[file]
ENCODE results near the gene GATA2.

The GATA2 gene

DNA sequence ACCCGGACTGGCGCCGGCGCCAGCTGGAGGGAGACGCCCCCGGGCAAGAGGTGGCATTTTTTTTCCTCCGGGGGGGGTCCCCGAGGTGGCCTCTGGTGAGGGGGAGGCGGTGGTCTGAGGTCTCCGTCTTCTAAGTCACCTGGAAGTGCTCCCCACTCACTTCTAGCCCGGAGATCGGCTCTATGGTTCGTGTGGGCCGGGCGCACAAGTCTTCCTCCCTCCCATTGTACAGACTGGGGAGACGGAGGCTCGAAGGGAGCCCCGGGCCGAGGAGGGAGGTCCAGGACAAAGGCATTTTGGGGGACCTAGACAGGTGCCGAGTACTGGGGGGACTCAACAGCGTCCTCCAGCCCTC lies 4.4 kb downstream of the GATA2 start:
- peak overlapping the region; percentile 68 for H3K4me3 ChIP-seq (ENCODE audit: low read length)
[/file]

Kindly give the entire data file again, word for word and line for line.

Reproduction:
ENCODE results near the gene GATA2.

The GATA2 gene

DNA sequence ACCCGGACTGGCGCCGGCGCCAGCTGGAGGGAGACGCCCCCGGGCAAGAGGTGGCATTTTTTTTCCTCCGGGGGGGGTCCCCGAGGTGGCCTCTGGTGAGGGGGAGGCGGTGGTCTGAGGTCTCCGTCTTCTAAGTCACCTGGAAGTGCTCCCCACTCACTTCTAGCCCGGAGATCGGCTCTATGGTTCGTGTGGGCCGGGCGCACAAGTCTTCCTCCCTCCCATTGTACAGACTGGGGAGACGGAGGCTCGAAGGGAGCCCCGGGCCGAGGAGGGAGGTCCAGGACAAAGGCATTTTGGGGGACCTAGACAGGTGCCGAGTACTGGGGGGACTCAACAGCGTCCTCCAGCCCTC lies 4.4 kb downstream of the GATA2 start:
- peak overlapping the region; percentile 68 for H3K4me3 ChIP-seq (ENCODE audit: low read length)